More than a quarter reported that they feel anxious before an event. 98% say that they need time for their body to recover after an event due to all the pressures exerted by the constant do-it-now demands of professional event management.
Being concerned that all the planning goes right on the big day is not exclusive to event organisers, of course.
. . to ensure a happy audienceIt’s easy to criticise an event for spelling mistakes on the screen or for an inaccurate delegate badge, but when your event is under way no-one stops to think about all the trials and tribulations endured to avoid those errors.
Sometimes the professional organiser gets a bigger kick out of rescuing an event from disaster than from the perfect execution of a well-trodden, regular event with no surprises. But how long should you spend putting an event together and is there such a thing as having too much or too little event preparation time?
John Fisher shows how to attract more delegatesImagine a world where people have no names. It would be very confusing for everyone. It also suggests that individuals are not very important. But as we know, individuals do have their own personality with a unique contribution to make. Being different can change groups of people and even nations by the sheer force of that difference. Personal charisma can even change history.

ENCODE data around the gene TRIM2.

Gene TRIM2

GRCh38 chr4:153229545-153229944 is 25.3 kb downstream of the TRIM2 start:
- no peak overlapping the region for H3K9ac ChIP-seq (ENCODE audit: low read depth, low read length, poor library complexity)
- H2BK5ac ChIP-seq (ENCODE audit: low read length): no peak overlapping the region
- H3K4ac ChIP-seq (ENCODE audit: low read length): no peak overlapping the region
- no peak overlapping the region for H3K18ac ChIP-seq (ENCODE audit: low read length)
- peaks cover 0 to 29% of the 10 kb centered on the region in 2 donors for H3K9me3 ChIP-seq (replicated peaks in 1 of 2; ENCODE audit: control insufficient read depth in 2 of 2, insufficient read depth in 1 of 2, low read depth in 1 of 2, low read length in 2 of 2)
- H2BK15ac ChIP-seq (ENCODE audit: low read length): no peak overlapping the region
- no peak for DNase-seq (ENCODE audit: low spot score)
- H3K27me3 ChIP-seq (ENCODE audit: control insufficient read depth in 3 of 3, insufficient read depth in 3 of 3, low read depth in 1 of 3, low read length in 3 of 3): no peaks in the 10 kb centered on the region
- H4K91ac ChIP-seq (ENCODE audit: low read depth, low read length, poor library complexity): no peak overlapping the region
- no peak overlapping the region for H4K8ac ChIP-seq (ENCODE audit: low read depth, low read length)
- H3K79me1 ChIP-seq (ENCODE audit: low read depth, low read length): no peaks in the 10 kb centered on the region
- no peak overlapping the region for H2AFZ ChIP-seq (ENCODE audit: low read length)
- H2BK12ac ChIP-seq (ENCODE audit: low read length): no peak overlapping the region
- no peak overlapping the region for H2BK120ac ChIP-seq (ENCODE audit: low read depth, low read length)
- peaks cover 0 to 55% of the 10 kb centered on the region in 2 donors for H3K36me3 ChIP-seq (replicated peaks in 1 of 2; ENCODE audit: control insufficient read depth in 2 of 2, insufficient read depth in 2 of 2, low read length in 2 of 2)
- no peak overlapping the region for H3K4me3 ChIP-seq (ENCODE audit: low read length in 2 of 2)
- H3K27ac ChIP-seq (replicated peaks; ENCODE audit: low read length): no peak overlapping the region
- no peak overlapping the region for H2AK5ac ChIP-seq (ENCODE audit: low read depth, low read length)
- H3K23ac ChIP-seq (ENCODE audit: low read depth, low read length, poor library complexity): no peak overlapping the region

Low-cost procurement might be dangerousWhen we ask for advice we are usually looking for an accomplice. In other words, if we are putting together a complex event we often have a number of go-to suppliers who we know can do the job and also deliver it the way we want it. They may not be the cheapest or the most fashionable or have beautiful offices but we have been working together for a long time and we understand each other…mostly.
Apply these basic rulesBy definition, incentive travel means going somewhere as a result of an incentive campaign. Otherwise it’s just group travel.
But how many organisers are aware of what participants have had to do to qualify for such events and does it make any difference to the delivery of the travel experience on the ground, even if some have not actually qualified?
John Fisher chips in with a suggestionPet owners may well be familiar with microchips that carry information in a small, plastic RFID, usually inserted into the back of an animal’s neck. In the UK some 7m pets are ‘chipped’ in this way, so that, if lost, they can easily be returned to their anxious owners.